‘When the accumulation of wealth is no longer of high social importance, there will be great changes in the code of morals… The love of money as a possession – as distinguished from the love of money as a means to the enjoyments and realities of life – will be recognised for what it is, a somewhat disgusting morbidity…’, – John Maynard Keynes ‘Economic Possibilities for our Grandchildren’, 1930.
Has economic growth had its day? If so what notion(s) do we need to replace it? What new language can we use to encapsulate those notions? This exciting workshop is for people concerned to explore alternatives to aggregate economic growth as the primary measure of economic and social progress in the region and the language we need to powerfully describe those alternatives.
With the absence of growth post-crash, and the incompatibility of continued growth and climate safety in the future, Steady State Manchester has been developing practical recommendations for ways Manchester and its regions can develop low-carbon, high well-being and resilient local economies.
On Wednesday the 22nd of May Manchester’s Economy Scrutiny Committee heard from Climate Scientist Kevin Anderson on the scale of action required for effective mitigation of climate change. He was unequivocal on the matter that continued economic growth in advanced economies is incompatible with remaining in a ‘safe operating zone’ in terms of GHG emissions.
Steady State Manchester’s Mark Burton presented the committee with four examples of practical recommendations that could make Manchester greener, fairer, happier and more climate-safe. These included initiatives to:
– Measure progress in the local economy through indices of ecological health and human well-being, instead of undifferentiated GVA.
– Tackle unemployment, fuel poverty and reduce carbon emissions through channelling resources into apprenticeships for housing retrofit
– Increasing the amount of food grown locally by making unused land available to growing groups and localizing the council’s food procurement.
– Create jobs through reducing working hours, sharing the available work and increasing the sustainability and quality of urban life.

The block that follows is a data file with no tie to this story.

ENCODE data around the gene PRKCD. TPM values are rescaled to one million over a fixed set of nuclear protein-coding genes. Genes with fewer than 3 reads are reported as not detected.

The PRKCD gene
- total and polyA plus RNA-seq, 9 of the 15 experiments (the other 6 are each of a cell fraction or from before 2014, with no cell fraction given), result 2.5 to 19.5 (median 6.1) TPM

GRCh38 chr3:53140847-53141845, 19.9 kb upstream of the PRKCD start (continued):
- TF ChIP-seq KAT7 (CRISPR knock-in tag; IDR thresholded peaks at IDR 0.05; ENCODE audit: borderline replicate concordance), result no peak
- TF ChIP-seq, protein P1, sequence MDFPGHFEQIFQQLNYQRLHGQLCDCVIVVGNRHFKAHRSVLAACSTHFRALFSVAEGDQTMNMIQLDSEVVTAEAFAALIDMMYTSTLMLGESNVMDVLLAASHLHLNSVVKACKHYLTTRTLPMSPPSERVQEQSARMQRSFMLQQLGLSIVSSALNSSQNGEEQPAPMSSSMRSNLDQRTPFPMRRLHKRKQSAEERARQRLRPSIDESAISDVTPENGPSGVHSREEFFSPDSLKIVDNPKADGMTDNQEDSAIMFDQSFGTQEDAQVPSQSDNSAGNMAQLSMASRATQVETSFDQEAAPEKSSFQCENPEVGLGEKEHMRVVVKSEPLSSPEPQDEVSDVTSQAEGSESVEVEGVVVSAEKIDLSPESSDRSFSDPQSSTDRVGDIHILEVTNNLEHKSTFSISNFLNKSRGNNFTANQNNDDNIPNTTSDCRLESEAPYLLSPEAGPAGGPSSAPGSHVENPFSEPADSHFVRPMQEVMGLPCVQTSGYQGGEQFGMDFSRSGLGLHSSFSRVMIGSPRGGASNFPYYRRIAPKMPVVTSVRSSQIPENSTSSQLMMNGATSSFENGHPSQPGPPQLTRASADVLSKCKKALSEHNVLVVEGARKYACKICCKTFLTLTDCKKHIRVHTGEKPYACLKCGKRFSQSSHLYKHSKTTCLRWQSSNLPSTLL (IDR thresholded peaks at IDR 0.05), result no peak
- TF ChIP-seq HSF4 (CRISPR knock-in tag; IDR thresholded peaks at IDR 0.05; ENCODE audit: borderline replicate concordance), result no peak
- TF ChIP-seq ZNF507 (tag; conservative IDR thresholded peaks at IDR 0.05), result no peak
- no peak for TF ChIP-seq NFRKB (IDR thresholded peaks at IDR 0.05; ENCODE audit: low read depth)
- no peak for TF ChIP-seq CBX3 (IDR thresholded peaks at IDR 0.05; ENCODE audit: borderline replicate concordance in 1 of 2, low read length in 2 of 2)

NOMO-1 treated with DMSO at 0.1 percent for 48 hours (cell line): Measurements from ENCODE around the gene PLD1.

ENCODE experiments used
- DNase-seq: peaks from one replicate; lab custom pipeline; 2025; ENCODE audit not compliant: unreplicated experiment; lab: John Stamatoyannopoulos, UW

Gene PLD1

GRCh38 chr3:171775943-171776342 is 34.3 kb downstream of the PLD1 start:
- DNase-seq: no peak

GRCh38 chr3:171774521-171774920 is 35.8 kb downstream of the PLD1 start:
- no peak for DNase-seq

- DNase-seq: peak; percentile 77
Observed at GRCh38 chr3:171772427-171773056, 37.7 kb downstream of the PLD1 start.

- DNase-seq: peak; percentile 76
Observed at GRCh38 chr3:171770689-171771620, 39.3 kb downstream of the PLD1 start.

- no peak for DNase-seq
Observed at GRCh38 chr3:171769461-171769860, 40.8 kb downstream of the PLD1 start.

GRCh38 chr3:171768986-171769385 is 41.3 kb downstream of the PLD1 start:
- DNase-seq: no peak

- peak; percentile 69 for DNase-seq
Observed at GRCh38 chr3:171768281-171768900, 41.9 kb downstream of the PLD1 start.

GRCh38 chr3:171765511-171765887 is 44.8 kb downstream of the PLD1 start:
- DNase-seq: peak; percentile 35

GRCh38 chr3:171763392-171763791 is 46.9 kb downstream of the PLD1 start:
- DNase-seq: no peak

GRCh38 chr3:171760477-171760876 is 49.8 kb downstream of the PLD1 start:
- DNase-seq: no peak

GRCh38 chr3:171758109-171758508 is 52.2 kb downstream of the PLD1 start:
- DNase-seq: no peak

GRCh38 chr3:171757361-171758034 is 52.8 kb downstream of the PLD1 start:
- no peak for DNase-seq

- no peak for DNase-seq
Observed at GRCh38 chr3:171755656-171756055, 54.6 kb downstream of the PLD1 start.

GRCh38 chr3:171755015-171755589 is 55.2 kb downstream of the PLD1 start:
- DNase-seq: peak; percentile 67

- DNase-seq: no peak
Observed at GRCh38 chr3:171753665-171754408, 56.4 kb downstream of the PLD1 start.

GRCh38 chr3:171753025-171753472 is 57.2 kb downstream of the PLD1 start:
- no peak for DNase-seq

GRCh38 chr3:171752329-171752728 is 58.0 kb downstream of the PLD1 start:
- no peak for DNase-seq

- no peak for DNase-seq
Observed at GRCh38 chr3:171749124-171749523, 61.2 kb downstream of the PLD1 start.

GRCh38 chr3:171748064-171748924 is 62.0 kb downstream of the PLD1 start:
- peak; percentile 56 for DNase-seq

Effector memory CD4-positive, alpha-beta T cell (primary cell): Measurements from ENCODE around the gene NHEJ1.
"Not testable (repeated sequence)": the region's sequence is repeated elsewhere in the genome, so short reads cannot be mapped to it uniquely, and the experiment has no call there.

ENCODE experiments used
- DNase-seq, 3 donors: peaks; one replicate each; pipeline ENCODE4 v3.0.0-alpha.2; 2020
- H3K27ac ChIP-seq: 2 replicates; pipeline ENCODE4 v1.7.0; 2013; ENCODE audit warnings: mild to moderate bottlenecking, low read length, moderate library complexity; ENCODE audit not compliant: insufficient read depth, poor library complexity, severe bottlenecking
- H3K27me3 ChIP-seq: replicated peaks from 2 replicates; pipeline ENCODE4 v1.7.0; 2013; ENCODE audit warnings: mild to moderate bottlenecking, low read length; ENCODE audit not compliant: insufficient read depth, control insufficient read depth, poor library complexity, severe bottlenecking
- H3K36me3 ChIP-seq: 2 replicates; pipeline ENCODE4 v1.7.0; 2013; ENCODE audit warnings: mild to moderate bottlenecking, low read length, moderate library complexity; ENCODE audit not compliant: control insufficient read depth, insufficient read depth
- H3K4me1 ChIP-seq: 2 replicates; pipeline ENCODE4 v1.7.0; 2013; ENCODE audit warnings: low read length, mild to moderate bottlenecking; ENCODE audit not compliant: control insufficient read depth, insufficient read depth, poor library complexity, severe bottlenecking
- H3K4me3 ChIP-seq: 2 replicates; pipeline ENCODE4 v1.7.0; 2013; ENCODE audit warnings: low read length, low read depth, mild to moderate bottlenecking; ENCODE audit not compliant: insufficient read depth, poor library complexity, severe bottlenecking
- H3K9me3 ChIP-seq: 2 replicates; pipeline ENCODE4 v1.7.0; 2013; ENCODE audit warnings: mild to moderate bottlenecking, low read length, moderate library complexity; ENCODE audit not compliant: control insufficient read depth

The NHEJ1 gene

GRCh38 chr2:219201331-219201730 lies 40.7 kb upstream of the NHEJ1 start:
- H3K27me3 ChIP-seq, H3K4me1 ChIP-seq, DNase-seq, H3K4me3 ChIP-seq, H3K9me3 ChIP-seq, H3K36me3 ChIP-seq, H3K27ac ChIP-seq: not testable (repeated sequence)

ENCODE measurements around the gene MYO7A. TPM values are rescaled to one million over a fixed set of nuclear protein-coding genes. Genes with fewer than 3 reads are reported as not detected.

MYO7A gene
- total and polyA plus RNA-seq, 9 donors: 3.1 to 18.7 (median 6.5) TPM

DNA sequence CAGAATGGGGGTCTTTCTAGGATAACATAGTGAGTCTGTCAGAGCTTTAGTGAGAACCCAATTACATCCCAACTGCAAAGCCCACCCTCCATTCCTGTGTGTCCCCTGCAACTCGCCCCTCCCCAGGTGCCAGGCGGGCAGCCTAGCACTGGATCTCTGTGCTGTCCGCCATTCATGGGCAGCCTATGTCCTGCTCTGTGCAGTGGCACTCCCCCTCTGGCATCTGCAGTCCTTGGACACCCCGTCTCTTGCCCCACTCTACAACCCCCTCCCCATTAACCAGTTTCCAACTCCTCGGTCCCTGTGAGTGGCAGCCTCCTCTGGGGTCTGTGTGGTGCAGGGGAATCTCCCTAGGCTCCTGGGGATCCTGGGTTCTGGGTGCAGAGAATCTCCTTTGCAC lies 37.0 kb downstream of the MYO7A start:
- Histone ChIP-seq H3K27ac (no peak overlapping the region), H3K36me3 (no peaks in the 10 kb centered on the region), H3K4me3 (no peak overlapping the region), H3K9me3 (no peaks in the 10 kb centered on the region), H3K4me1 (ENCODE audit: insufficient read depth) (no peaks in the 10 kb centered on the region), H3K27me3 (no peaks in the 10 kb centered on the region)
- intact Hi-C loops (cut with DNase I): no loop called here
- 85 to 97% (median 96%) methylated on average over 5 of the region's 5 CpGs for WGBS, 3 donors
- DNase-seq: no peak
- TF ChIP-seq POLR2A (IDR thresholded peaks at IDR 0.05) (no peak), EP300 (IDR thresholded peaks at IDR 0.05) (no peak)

These proposals were well received by the Committee and by individual councillors, who are keen to take them forward. But we need your input to make sure we are moving in the right direction.
We want to ensure that our proposals are rooted in economic and ecological expertise and best-practice examples of economies that create social and environmental value. This workshop aims to bring together what citizens think a thriving/climate-safe city should look like, with the knowledge and research expertise of academics, and the know-how of practitioners.
Using world cafe style it will be participative, promote networking and conversations about the burning issues for each and every participant.
We ask participants to read and engage with SSM’s two reports; ‘IPOG’ and ‘Living Well’, or the executive summary, and consider SSM’s working proposals for the region as examples of an attempt to introduce new thinking on ecological justice and economics.
Then bring your examples, issues raised, objections and critiques in the form of questions, these questions will the basis of the workshop.
The reports and list of recommendations can be accessed at: https://steadystatemanchester.net/our-reports/.
For an example of how further economic growth remains the primary goal of regional development see the AGMA Greater Manchester Strategy:
Please RSVP firstname.lastname@example.org as places are limited to 35. For any further information contact Ben Irvine: 07789741041.
You are welcome to bring your lunch. Drinks will be available.
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